Hugo Largo - Mettle

Melody Maker famously called 1988 “rock’s greatest year” – perhaps with some justification. Across the Atlantic there was a proliferation of post-hardcore experimentation in guitar noise (Sonic Youth, Dinosaur Jr, Pixies, Butthole Surfers etc) while at home, others (AR Kane, MBV) absorbed some of that inspiration to create something even more ravishingly beautiful and radical. If the apex of this first ‘blissed out’ generation was AR Kane’s aptly titled  Up Home! EP (which Simon Reynolds memorably described as “rock’s Antarctica…it’s final petrifying spell – the sound of a million icicles”) …then Hugo Largo’s Mettle was stretching the limits in the opposite direction. Their only full-length album was released on Eno’s Land label, but the crucial rule here was not to remain on terra firma. As if Brian would sanction that. If the likes of MBV were rocketing through the sonic stratosphere, then it was only natural that their visionary (distant) cousins should aim to go back down again, down as far as one could go, even into the womb – to the warm blue belly of a new aquatic Eden.

Their singer Mimi Goese probably believed in new age crystals. She sang about turtles and Native American  philosophy. She threw a few words of Japanese into the mix. All in the name of art you see. Pretentious? Perhaps. Don’t you know it’s dangerous to play with knives girl? But did it matter? Not a bit. The band broke all the rock rules. No guitar in sight. Hearing and seeing them for the first time in 1988 (supporting That Petrol Emotion bizarrely!) that seemed strange enough, but it took me a bit longer to realise that the drummer hadn’t simply been given the night off. Instead the soundtrack was provided by two bass guitars and a solitary violin. You might think there’d be something missing from the sound, but no, it surrounded and enveloped the listener like a velvet glove.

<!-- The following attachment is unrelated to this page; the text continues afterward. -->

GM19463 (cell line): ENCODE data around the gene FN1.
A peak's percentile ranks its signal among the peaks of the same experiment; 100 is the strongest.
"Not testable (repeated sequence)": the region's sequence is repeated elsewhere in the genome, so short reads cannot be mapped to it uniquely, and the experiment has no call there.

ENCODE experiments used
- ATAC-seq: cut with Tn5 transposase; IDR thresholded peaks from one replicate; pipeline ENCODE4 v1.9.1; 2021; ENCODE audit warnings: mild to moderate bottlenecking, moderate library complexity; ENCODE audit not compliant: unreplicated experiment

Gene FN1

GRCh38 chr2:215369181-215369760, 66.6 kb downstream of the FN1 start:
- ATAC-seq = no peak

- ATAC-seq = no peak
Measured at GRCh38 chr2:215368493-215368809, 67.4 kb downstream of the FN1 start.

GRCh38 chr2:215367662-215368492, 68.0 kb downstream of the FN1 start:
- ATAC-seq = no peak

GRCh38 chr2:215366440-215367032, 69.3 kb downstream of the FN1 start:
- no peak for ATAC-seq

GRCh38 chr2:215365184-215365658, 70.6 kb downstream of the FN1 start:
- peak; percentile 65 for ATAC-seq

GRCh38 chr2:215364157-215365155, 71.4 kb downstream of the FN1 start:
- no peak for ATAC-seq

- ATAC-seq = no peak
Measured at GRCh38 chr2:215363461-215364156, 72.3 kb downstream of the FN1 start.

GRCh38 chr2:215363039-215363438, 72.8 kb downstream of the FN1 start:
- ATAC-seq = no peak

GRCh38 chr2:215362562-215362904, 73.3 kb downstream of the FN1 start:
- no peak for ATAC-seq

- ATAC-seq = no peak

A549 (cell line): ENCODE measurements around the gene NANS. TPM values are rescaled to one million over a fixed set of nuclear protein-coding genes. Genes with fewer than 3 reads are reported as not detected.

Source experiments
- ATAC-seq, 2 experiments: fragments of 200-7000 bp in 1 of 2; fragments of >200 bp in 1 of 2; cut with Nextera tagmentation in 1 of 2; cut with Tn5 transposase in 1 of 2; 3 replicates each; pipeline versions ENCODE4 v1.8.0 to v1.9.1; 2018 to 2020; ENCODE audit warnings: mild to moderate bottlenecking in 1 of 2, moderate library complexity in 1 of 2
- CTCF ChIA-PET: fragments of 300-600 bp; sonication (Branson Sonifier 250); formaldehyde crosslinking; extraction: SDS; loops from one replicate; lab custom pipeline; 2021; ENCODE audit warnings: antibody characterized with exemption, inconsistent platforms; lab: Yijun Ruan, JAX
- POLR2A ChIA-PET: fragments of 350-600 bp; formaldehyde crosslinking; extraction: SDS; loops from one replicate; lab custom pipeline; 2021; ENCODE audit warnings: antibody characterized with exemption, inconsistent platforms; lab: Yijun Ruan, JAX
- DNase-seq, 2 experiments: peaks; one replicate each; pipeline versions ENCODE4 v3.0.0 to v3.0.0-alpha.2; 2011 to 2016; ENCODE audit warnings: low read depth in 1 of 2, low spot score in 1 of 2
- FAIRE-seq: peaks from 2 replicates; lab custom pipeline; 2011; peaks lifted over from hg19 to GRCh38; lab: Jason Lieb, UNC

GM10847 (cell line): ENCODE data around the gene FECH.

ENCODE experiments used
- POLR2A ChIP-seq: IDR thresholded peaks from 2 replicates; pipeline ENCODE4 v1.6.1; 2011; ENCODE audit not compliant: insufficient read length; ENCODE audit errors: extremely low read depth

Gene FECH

Hahn Rowe’s undulating violin tugs like the undertow around the rippling melodic lines of the brace of bass. The songs are strong, the melodies soporific yet full of surprises. Mettle may not be a post-rock blueprint (AR Kane’s 69 has a greater claim to that title) but it is a post-rawk blueprint. It is also the bluest album ever made, and by that I mean azure, the colour of the ocean, rather than morose. In fact it’s quite the opposite of blue in that sense. “Try taking off your noisy head; rest it on a pillow soaked in melting wax” Mimi sings with almost evangelical zeal on ‘Hot Day’. Quite. (JJ)


10 thoughts on “1. HUGO LARGO – METTLE (1989)

  1. From Mimi Goese via e-mail:

    Oh goodness. I didn’t realize (because I am often too shy to read reviews) that it is a NEW review. Hugo’s heart beats on!! I got that “pretentious” label so often I should have printed it out on a tshirt with the hugo symbol (there was no hugo symbol). I think we got that because I was an artist instead of a musician. AND there were hardly any chicks singing preety back then. Anyhoo, let me pass on your kindness to other hugonots and help find a good home for your good read.

    Liked by 1 person

  2. Mimi Goese via Facebook:

    I knew tim would be thrilled. Glad you connected. Music is so everything. So full of mystery, nostalgia and wonder. I’m glad my voice has followed you in your life. Funny knife story. When I started a tour, I didn’t realize until I was on stage that my roommate has sharpened my knife! Yikes! And every show left a little line but never breaking the skin.


  3. Nice to see a review of this LP, Hugo Largo shone so bright for such a short time but luckily I have their stuff on CD so at least in my house Hugo Largo have never gone away.

    Liked by 1 person

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